Corporate trust – A trust can be incorporated by corporations as well as individuals. A Trust incorporated by a corporation can serve as a pension and social fund. Such a trust can pay an extra pension for retired employees. Another option can be paying extra benefits for employees for their work anniversary, for example reaching 10 years at the company, reaching 50 years or age, becoming an employee of the month, or any other condition set by the founder.  

Inheritances – In cases where multiple assets (properties all over the world, land, corporations, cash, cryptocurrencies) of different values are owned by a founder it might be difficult to split it fairly between multiple inheritors without the need to sell off the assets and transfer the cash. When assets are transferred to a trust, there is no such need. Beneficiaries can use all the benefits and needn't worry about losing any value. With trust, the founder can set his or her own rules for inheritance, meaning different rules can be established for each family member.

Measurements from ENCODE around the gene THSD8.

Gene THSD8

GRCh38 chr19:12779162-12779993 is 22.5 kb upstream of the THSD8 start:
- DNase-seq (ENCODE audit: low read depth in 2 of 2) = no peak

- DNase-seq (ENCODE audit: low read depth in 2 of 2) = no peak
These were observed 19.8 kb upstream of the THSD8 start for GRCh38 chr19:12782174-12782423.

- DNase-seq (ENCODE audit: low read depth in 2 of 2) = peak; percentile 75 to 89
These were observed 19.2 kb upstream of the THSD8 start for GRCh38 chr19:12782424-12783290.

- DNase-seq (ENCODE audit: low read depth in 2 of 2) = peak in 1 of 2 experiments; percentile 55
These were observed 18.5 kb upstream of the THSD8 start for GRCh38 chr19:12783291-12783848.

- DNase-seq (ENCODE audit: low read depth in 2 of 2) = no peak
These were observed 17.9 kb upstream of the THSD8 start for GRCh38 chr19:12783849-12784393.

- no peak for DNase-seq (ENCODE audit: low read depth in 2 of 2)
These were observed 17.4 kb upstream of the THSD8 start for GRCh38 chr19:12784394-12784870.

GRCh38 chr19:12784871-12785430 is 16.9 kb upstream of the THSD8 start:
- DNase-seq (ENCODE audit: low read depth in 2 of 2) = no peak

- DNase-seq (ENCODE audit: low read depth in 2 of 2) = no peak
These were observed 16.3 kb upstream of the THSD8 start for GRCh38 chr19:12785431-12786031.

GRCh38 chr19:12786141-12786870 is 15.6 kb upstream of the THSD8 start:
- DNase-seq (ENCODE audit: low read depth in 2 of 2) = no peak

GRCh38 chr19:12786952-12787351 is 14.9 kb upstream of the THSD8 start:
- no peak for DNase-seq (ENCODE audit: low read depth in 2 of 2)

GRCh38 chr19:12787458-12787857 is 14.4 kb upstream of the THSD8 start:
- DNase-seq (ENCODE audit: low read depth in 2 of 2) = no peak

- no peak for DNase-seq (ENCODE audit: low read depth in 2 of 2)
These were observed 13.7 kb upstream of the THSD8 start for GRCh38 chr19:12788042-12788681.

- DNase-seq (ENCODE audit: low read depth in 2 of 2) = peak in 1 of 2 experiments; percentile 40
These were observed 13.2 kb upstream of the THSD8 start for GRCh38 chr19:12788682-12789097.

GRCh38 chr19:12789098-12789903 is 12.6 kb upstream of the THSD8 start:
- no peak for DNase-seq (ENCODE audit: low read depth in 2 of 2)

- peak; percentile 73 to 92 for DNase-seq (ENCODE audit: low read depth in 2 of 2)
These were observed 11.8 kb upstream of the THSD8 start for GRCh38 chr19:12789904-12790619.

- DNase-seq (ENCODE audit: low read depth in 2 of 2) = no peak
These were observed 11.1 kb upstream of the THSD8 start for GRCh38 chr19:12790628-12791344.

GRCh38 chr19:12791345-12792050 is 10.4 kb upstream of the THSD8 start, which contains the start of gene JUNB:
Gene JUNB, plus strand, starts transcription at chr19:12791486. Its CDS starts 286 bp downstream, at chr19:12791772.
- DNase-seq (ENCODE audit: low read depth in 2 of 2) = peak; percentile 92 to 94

A trust also makes sense for grandparents who want don't get along with their children and wish to transfer wealth to a grandchild and leave the parent out of the equation or parents of a disabled child because the founder can set rules and parents needn't worry about what's going to happen to the family property if the disabled child can't look after it. A trust can also protect the family wealth from a child who might spend it recklessly by enabling a trustee to set conditions about what and how much the beneficiary can spend.

Seek legal help to develop the best strategy for your trust

Changes can be made to the trust based on the will of the founder and/or the consent of the beneficiary, but it's very complicated. When incorporating a trust you should have a clear plan of what the trust should do, and you should consider every possibility that can occur. The saying, “measure twice, cut once,” applies to setting up a trust. Any notary public is able to incorporate a trust for you. On the other hand, not every notary can explain all consequences related to a trust.

This article was written in cooperation with the Fivoka, an English-speaking firm that offers a number of services to foreigners and businesses in the Czech Republic. The firm can assist you with the establishment and incorporation of your own trust and/or company, as well as their corporate changes, and asset management. Read more about our partner content policies here.